Banning sugary and fatty foods, railing against thin models, anti-alcohol legislation, prohibiting smoking in pubs, threatening compulsory medication, pursuing drug users: what do they have in common? In his report as chair of the Tories' Social Justice Policy Group, Iain Duncan Smith does not mention that they are the result of our "broken society". This omission isn't convincing, however. The addictions to intervention, prohibition and general meddling are wide-spread. Affluence or being highly educated is not a protection against them and may, in some cases, make people more vulnerable.

Addiction is compulsive behaviour. When the initially pleasurable experience of making up a new law or regulation becomes a fix, politicians have lost control of their behaviour. To regain the intensity of the initial high, they have to introduce more stringent legislation, or introduce legislation more frequently.

Why is the desire to legislate and prohibit so common in modern society? It seems to be linked to the increased scope for lifestyle choice. We are potentially freer now than 40 years ago to decide how to live our lives. Greater autonomy means the chance of more freedom of action, which many do not approve of. The other side of that freedom is the risk of interventophilia (colloquially referred to as 'bansturbation'). The rise of interventophilia coincided with the great rise in global GDP commencing in the 1980s. Freedom became available without the need for approval from authority, even to those of relatively low economic status.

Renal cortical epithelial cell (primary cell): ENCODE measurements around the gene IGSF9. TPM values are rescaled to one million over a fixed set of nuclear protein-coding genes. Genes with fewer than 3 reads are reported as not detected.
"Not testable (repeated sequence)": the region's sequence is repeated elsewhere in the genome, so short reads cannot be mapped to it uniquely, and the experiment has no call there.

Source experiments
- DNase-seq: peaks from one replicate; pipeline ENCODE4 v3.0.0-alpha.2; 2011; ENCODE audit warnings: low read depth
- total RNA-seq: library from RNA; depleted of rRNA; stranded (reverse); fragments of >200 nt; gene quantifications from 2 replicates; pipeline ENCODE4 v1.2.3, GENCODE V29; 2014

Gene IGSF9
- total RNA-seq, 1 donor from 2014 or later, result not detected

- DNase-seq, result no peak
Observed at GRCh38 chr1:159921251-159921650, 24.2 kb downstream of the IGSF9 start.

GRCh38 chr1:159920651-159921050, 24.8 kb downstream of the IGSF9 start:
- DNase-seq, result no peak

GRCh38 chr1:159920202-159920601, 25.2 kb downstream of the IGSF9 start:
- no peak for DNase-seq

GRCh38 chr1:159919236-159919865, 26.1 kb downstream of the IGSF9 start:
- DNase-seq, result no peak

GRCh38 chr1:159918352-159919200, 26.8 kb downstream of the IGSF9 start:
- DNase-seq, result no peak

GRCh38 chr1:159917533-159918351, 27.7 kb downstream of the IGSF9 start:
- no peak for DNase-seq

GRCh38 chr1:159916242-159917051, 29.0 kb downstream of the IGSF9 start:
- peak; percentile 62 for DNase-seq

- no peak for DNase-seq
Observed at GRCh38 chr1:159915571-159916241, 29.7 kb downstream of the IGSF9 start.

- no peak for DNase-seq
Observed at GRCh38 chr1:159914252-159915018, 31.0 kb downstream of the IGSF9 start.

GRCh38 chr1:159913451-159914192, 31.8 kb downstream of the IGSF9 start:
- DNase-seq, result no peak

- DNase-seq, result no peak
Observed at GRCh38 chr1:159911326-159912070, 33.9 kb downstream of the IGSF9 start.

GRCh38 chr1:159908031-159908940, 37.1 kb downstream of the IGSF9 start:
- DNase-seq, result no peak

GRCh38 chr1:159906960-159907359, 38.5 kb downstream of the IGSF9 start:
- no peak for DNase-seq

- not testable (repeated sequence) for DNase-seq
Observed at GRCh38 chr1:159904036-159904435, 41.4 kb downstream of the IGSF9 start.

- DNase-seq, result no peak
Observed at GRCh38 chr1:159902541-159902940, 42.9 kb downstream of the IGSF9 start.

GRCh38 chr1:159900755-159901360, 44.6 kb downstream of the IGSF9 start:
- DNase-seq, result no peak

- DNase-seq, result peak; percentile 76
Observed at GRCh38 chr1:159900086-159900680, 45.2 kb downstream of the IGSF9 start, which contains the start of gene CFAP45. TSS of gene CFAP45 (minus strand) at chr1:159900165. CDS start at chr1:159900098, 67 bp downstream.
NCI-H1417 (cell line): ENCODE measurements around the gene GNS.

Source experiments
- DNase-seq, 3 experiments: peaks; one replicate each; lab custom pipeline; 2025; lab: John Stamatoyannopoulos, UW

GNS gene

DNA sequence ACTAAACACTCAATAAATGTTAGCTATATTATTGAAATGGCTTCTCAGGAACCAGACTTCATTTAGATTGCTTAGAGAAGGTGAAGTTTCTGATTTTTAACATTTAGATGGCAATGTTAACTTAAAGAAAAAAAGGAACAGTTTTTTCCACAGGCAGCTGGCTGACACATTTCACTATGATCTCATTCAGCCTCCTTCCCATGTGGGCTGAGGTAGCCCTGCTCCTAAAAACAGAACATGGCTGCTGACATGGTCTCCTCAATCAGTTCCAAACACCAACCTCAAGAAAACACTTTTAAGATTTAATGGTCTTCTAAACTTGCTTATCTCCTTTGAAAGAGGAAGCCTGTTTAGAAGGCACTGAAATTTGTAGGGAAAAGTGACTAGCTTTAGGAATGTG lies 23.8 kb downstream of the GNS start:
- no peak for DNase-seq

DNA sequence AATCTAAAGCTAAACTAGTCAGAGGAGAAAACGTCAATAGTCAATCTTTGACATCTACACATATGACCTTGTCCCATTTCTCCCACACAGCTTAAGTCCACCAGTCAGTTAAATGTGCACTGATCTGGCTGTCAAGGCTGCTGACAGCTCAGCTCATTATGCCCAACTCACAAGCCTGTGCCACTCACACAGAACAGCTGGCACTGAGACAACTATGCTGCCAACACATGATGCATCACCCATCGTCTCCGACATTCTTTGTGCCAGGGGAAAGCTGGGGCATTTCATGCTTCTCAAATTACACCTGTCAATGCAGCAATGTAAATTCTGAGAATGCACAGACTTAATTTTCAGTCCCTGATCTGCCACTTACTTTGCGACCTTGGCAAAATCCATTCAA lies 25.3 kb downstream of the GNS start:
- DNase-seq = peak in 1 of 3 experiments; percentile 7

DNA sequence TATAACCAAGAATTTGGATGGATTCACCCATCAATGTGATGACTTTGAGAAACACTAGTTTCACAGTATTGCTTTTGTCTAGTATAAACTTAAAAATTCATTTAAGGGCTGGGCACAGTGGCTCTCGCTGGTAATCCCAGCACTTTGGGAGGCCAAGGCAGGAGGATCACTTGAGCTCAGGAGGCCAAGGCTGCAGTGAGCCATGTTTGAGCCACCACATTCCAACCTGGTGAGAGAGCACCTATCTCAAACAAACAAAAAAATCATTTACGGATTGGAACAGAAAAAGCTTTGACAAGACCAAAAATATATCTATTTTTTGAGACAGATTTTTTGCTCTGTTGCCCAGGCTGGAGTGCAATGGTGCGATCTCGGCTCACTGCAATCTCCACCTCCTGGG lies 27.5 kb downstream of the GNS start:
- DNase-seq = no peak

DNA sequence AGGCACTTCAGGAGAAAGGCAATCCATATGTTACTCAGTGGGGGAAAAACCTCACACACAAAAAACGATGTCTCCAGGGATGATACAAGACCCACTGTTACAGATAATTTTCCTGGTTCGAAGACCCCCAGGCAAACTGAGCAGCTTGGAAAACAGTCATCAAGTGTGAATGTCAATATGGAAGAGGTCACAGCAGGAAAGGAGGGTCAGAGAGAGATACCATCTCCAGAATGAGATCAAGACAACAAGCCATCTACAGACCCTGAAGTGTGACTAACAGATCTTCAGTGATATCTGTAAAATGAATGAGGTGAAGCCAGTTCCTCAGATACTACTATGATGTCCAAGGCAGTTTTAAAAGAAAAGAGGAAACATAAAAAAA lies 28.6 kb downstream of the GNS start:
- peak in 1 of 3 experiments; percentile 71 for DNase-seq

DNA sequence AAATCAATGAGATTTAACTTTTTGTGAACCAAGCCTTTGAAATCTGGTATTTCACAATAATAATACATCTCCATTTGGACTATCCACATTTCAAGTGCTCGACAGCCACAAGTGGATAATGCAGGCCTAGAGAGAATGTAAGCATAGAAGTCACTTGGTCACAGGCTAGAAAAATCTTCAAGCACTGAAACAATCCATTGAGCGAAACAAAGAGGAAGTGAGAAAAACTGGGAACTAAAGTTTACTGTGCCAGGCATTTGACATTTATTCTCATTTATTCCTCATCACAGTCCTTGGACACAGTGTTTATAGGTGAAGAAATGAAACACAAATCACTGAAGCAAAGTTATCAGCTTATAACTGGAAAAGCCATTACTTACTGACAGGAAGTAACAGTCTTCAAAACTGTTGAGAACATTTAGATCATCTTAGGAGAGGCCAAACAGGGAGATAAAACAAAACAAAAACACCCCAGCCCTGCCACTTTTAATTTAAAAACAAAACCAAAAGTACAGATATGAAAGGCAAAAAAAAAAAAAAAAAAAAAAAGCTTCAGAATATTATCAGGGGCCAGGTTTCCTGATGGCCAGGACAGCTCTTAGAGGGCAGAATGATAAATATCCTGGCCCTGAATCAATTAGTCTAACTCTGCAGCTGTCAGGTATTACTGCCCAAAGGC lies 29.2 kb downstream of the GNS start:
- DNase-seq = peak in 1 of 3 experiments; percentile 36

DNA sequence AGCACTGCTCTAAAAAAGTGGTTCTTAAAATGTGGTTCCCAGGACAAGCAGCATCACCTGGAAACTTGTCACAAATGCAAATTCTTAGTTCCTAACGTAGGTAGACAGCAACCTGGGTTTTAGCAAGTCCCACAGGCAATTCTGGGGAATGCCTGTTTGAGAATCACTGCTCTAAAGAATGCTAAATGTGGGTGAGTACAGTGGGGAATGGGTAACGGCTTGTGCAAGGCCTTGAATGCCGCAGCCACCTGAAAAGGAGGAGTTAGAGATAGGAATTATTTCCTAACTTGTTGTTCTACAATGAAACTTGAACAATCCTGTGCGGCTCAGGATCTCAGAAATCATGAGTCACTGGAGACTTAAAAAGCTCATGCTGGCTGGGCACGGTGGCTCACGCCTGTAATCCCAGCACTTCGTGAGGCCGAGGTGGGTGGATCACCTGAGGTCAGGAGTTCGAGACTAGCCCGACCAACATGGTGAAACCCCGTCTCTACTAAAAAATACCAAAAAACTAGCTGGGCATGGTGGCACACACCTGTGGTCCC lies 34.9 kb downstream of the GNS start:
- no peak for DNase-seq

The fact that prohibition-addiction may have a political dimension might lead us to suppose that it should be separated from other compulsive behaviours. But that would be a false approach: all addictions have a common basis in compulsive repetition — habits that are hard to break because of their emotional content. The psychology of intervention-addiction is a relatively unexplored area but has become hugely consequential. How should the individual voter approach it?

To some extent this requires generalisation of existing attitudes. For instance, regulation and monitoring of interventophile politicians has to be stepped up — a process that is still in its early stages. Voters can try to persuade legislators to behave more conservatively. A great deal can be done to improve the quality of higher education, above all in the humanities, and to make it freer of statist ideology. What is taught at university has great influence on the orientation of graduate professionals who become active in framing legislation. Pressure on academics to produce only 'politically correct' (i.e. pro-intervention) material needs to be eliminated.